An Auckland restaurateur who took $7000 from an elderly Chinese couple who were seeking his help with their daughter's immigration case by getting her a job in his kitchen has lost his employment battle.
Fengqin Yang and husband Jinfu Zhang were living in Auckland with son Bin and wanted to unite their whole family by bringing daughter Li into their adopted country.
Local restaurant owner William Tan offered both to help Li with her immigration status and to get her a job as a kitchen hand in his restaurant.
The catch was that Mrs Yang and Mr Zhang had to pay him $14,000 for the service.
The couple gave him $7000 in cash up front, but when they found out it was illegal in New Zealand for someone to demand a premium for the provision of a job, they asked for their hard-earned savings back.
But Tan denied ever receiving the money.
After chasing him unsuccessfully through the Disputes Tribunal, the couple have now got a chance to get their $7000 back.
An Employment Relations Authority (ERA) decision released today found Mr Tan had lied about never receiving the money.
He's been ordered to pay the $7000 back, and been fined a further $3500 for what the tribunal ruled an "egregious" breach of the Wages Protection Act 1983.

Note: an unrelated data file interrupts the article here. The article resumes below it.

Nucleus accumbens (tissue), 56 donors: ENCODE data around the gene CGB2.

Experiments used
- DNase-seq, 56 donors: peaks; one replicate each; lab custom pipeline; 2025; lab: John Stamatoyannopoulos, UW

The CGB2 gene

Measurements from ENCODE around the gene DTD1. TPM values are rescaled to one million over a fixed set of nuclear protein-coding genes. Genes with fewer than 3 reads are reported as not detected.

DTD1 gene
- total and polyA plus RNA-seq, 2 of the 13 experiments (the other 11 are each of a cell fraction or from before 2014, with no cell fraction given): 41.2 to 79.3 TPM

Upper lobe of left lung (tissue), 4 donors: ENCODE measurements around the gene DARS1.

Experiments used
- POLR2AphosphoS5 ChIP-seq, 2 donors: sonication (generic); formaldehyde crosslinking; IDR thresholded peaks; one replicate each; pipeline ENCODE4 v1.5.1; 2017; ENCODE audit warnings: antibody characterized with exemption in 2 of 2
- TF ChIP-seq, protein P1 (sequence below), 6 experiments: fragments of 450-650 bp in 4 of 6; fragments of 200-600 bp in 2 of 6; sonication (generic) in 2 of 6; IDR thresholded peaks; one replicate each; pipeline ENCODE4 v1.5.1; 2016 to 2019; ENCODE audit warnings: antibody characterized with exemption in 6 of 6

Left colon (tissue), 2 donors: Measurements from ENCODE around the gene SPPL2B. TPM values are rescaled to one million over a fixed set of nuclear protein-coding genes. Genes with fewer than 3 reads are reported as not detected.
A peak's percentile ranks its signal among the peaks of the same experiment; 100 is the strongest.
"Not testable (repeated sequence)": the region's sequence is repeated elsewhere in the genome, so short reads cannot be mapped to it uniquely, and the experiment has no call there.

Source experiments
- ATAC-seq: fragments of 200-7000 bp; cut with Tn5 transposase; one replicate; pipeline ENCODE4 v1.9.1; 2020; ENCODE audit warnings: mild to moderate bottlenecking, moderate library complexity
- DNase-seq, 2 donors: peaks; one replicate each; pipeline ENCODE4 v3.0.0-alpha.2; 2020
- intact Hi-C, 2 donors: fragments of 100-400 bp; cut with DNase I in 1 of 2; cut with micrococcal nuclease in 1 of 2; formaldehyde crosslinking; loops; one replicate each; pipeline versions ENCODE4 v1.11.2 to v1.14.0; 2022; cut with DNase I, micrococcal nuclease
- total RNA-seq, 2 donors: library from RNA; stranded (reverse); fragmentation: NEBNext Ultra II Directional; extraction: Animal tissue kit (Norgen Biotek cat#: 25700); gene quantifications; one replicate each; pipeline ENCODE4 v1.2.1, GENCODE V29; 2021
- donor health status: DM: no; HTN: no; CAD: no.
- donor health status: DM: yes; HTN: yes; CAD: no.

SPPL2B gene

"He (Mr Tan) took advantage of vulnerable and somewhat innocent elderly Chinese people and the authority has an obligation to express society's condemnation of that kind of behaviour," said ERA member James Crichton.
The ERA was critical of Mr Tan's actions after the elderly couple paid him $7000 on or about May 8, 2012, to be reunited with their daughter.
Tan repeatedly denied receiving the cash, claiming the receipt was a forgery without providing the ERA with any evidence to the contrary, and even claiming he was the target of an elaborate attempt to extort money from him.
All of those claims were ruled out by the ERA.
Text messages between the two parties also backed up the elderly couple's story, Mr Crichton says.
A final consideration that weighed with the ERA was Mr Tan's "truculent and aggressive stance" during the two hearings in Auckland earlier this year.
"Tan made little effort to cover up his distaste for being involved with the authority's investigation and provided as little as possible assistance to the authority to assist it to reach its conclusion," Mr Crichton noted.
Costs were reserved.